EDITORIAL: Listen to what teachers are saying



We were all taught to listen to teachers, at least while we’re in the classroom. But these days it’s a good idea to listen to them outside of the classroom as well. The recent surge of COVID-19 cases via the highly contagious omicron variant has put a strain on the effort to keep in-person learning as schools reopened after the holidays, and teachers are on the front line. 

They know first-hand what the challenges are. Last week, about a dozen educators and other school staff held signs outside Wallingford’s Moran Middle School as part of a statewide effort to highlight the need for more testing and protective equipment. Some wore black, and held signs that said: “Keep COVID out and students in.” They were participating in the Board of Education Union Coalition’s #Blackout4SafeSchools campaign.

As the Record-Journal’s Michael Gagne noted, the demonstrations came on a day in which Connecticut’s COVID-19 positivity rate was 21.24%. 

“We’re here to make sure that our schools stay open, but with all of the tools that we need to be successful,” said Joslyn Delancey, vice president of the Connecticut Education Association, one of the state’s two statewide teachers unions. Those tools include testing and masks.

The demonstration in Wallingford was a show of solidarity. Delancey highlighted Wallingford’s as a collaborative relationship in which teachers are supported and listened to. “We need more districts to follow that direction,” she said. “We need more districts to be communicative and collaborative.”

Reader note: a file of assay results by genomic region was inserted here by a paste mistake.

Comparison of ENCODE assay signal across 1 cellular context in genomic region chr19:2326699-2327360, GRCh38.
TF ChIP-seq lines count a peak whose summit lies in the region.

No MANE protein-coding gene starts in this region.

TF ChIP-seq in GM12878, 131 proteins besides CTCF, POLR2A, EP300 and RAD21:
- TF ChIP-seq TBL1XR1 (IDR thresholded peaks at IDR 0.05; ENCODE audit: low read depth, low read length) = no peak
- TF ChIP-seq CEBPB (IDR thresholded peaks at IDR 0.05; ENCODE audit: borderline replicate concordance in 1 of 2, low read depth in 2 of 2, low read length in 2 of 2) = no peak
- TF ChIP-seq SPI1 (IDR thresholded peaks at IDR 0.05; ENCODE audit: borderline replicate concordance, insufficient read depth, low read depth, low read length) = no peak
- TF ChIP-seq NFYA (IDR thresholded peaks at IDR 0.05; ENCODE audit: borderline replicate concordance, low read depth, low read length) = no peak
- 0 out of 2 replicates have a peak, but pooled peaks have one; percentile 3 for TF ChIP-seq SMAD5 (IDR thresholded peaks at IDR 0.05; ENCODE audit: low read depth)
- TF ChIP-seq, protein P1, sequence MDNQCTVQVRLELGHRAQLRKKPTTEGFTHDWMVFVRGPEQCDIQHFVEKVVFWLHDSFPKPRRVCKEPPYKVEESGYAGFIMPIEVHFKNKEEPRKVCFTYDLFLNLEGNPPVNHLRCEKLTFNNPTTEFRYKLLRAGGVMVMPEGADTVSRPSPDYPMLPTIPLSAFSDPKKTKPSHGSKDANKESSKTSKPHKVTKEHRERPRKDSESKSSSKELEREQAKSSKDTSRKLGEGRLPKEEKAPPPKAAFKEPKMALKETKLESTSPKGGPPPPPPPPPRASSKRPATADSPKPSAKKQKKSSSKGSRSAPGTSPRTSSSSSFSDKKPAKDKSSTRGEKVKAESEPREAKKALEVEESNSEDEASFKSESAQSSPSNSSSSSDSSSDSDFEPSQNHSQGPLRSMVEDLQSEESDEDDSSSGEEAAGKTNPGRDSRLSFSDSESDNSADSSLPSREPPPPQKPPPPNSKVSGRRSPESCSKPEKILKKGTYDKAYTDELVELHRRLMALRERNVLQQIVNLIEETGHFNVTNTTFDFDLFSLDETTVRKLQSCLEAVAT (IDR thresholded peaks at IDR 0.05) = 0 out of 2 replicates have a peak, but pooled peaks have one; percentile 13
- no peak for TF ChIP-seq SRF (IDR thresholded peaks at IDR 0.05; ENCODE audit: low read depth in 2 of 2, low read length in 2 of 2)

Also sought are options when it comes to  remote learning. The demonstrations followed the release of a statewide poll that found educators worried about the spike in cases and in support of the ability for local districts to have the flexibility to move to remote learning “for short periods of time without requiring it to be made up.” The report said schools are not as safe as they should be.

“We thought we were heading back with N95 masks and availability of test kits, but that hasn’t been the case, and as our survey shows, many educators and staff members are still waiting for the supplies today,” said CEA President Kate Dias. “We need to be doing more, and we need to be doing better.”

While it’s good to hear that local school districts are doing comparatively well, it’s important to listen to what teachers are saying and to do everything possible to give them what they need. Maintaining a safe environment for learning remains a top priority as the coronavirus pandemic nears the end of its second year.

 

 

 

 



Advertisement

More From This Section

Advertisement